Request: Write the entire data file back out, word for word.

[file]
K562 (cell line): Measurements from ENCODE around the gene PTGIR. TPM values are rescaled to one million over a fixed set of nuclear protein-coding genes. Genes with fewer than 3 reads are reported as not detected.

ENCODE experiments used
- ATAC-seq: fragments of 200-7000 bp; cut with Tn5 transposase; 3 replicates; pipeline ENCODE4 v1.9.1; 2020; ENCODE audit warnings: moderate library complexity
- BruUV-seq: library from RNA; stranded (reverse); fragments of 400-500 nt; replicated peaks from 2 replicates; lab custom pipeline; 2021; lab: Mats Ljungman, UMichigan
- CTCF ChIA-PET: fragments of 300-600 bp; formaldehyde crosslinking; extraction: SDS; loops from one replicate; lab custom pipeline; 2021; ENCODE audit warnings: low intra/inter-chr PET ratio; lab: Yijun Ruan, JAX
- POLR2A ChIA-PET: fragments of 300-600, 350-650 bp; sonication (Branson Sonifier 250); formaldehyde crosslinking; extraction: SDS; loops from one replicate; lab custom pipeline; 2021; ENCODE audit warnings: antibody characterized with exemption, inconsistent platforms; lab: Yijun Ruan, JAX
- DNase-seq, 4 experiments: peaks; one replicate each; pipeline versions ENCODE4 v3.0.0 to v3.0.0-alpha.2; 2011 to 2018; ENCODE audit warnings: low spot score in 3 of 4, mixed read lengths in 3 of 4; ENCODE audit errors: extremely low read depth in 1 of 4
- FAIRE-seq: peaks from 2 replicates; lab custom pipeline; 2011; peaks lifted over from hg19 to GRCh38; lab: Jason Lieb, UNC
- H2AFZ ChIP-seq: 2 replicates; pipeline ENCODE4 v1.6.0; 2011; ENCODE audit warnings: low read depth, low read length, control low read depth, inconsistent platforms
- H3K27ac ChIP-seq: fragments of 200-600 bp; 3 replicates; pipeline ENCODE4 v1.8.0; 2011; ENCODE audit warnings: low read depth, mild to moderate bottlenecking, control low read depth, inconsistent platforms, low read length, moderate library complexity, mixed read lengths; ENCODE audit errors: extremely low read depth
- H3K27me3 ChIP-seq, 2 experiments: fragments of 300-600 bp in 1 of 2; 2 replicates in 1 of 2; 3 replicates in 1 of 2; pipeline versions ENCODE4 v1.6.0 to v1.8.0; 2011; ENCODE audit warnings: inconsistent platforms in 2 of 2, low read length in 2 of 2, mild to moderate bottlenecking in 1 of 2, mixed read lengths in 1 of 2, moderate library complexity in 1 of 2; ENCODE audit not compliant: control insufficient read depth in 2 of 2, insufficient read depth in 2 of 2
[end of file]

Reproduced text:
K562 (cell line): Measurements from ENCODE around the gene PTGIR. TPM values are rescaled to one million over a fixed set of nuclear protein-coding genes. Genes with fewer than 3 reads are reported as not detected.

ENCODE experiments used
- ATAC-seq: fragments of 200-7000 bp; cut with Tn5 transposase; 3 replicates; pipeline ENCODE4 v1.9.1; 2020; ENCODE audit warnings: moderate library complexity
- BruUV-seq: library from RNA; stranded (reverse); fragments of 400-500 nt; replicated peaks from 2 replicates; lab custom pipeline; 2021; lab: Mats Ljungman, UMichigan
- CTCF ChIA-PET: fragments of 300-600 bp; formaldehyde crosslinking; extraction: SDS; loops from one replicate; lab custom pipeline; 2021; ENCODE audit warnings: low intra/inter-chr PET ratio; lab: Yijun Ruan, JAX
- POLR2A ChIA-PET: fragments of 300-600, 350-650 bp; sonication (Branson Sonifier 250); formaldehyde crosslinking; extraction: SDS; loops from one replicate; lab custom pipeline; 2021; ENCODE audit warnings: antibody characterized with exemption, inconsistent platforms; lab: Yijun Ruan, JAX
- DNase-seq, 4 experiments: peaks; one replicate each; pipeline versions ENCODE4 v3.0.0 to v3.0.0-alpha.2; 2011 to 2018; ENCODE audit warnings: low spot score in 3 of 4, mixed read lengths in 3 of 4; ENCODE audit errors: extremely low read depth in 1 of 4
- FAIRE-seq: peaks from 2 replicates; lab custom pipeline; 2011; peaks lifted over from hg19 to GRCh38; lab: Jason Lieb, UNC
- H2AFZ ChIP-seq: 2 replicates; pipeline ENCODE4 v1.6.0; 2011; ENCODE audit warnings: low read depth, low read length, control low read depth, inconsistent platforms
- H3K27ac ChIP-seq: fragments of 200-600 bp; 3 replicates; pipeline ENCODE4 v1.8.0; 2011; ENCODE audit warnings: low read depth, mild to moderate bottlenecking, control low read depth, inconsistent platforms, low read length, moderate library complexity, mixed read lengths; ENCODE audit errors: extremely low read depth
- H3K27me3 ChIP-seq, 2 experiments: fragments of 300-600 bp in 1 of 2; 2 replicates in 1 of 2; 3 replicates in 1 of 2; pipeline versions ENCODE4 v1.6.0 to v1.8.0; 2011; ENCODE audit warnings: inconsistent platforms in 2 of 2, low read length in 2 of 2, mild to moderate bottlenecking in 1 of 2, mixed read lengths in 1 of 2, moderate library complexity in 1 of 2; ENCODE audit not compliant: control insufficient read depth in 2 of 2, insufficient read depth in 2 of 2